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Covid-19: is there a plan for global governance?

Different organisations and institutions, from the World Health Organisation to the World Economic Forum, have been quick to declare Covid-19 a global crisis. The virus calls for a global response and, possibly, some form of global governance. Commentators warn that a move from local representative government to anonymous global governance could have very adverse effects and that societies could become the captive of a scientific-technological elite.

When Covid-19 appeared six months ago, it seemed to come out of nowhere. A recent interview by Spiro Skouras with Rosa Koire, however, sheds a different light on this assumption, in particular by suggesting that a global pandemic perfectly fits what they refer to as Agenda 21. This agenda, a long-term plan for the 21stcentury which was agreed on by multilateral organizations and national governments in 1992, as well as the better known 2030 Sustainable Development Goals are both UN programmes. The latter is a milestone within the century-long Agenda 21 plan.

Although Agenda 21 contains many of today’s relevant buzzwords, such as sustainability, Koire makes it clear she feels Agenda 21 is about “destroying your ability to have representative government, it’s about changing your government to governance. The goal is to transfer power from local individuals to a global governance system. It’s a plan to disrupt and destroy the current system. It’s a plan of transformation and control”.

Koire sees other examples of this on a regional scale. The America 2050 Strategy, for example, states that it “is developing a framework for America’s future growth that identifies 10 or more emerging megaregions” in order to make the investments that will maximize America’s competitiveness. As Koire expects that the new megaregions will replace the different states, she claims that this will also destroy the concept of the nation state, and thereby also the idea of active national citizenship. Rosa Koire argues that Agenda 21 is a stealth plan because it is a global plan that is implemented locally, with the ultimate aim of destroying countries’ social fabric.

Other organizations, too, are quick to argue that a global crisis requires a global response, and would eventually justify global governance. Thus, the theme of next year’s World Economic Form is “The Great Reset”. With the 2030 deadline in mind, Skouras notes “it’s almost as if they pressed the play bottom as soon as 2020 hit, even though this has been a longstanding agenda”.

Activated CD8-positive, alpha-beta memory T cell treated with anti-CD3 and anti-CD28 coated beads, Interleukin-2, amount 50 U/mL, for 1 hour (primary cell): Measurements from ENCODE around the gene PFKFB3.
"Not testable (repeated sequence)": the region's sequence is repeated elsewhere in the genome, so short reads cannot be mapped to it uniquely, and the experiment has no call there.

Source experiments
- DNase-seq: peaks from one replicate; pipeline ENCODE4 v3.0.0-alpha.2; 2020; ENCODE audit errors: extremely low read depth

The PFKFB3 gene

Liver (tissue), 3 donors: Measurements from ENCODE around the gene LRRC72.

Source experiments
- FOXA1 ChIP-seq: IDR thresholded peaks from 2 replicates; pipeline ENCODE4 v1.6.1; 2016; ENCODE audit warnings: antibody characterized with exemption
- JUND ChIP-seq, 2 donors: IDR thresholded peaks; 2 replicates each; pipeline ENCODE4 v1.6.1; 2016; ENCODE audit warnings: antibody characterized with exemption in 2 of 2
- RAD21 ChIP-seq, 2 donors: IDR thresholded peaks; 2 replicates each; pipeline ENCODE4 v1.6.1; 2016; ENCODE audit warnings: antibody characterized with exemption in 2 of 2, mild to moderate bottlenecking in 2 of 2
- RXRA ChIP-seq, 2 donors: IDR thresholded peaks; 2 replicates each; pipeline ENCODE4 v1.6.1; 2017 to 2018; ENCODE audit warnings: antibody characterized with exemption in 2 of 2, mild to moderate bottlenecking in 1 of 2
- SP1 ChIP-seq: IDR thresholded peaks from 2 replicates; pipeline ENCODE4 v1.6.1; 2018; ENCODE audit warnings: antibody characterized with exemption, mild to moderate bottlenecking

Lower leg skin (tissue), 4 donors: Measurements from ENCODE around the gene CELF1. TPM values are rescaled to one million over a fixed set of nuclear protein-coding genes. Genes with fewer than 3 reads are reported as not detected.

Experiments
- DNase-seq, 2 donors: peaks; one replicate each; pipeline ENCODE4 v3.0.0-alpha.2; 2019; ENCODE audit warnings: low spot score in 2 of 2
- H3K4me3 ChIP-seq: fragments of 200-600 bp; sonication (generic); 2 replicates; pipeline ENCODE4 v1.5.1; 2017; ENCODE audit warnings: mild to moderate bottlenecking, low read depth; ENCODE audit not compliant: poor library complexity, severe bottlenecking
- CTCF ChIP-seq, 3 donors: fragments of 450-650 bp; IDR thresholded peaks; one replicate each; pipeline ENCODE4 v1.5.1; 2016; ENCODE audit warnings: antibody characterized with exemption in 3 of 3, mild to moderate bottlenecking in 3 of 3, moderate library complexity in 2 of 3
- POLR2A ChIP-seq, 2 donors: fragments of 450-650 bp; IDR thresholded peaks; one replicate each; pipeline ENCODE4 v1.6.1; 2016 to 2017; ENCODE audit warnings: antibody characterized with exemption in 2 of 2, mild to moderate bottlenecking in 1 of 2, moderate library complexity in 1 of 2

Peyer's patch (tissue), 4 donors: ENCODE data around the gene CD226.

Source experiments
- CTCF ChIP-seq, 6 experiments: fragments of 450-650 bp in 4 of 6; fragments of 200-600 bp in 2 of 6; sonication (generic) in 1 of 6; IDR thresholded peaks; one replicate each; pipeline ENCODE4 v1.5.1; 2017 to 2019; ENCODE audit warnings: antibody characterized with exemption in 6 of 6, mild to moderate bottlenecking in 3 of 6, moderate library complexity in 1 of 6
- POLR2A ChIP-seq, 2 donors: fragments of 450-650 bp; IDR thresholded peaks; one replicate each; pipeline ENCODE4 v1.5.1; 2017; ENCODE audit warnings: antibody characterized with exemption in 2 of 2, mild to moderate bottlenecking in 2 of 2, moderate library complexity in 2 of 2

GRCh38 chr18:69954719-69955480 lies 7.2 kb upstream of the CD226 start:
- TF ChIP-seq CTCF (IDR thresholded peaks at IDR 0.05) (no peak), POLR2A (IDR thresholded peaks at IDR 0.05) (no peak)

Who is “they”, one might wonder. Koire makes a convincing argument that a technocratic elite has long dreamed of some form of global governance. Indeed, President Eisenhower’s farewell speech famously warned against the danger that public policy could become the captive of a scientific-technological elite. This is what Agenda 21 in essence represents, according to Skouras. It is the inventory and control plan of every aspect of life by transitioning into a digital system. Given that the number of patent applications has increased substantially since we entered the Fourth Industrial Revolution, we have reached the point where technology has caught up with what were previously still utopian plans of this scientific-technological elite.

As futuristic as the above may sound, recent events point in the direction sketched by Skouras and Koire. Scientists at Cornell University have meanwhile created simple machines constructed of biomaterials with properties of living things. New Zealand has presented its first AI police officer and Singapore is using robots to enforce social distancing.

Many questions remain after watching this intriguing interview. Is the Covid-19 crisis playing into a pre-planned agenda? Are we witnessing how a global elite is trying to rebuild individuals as the new global citizen?

Author: Olivier Vonk

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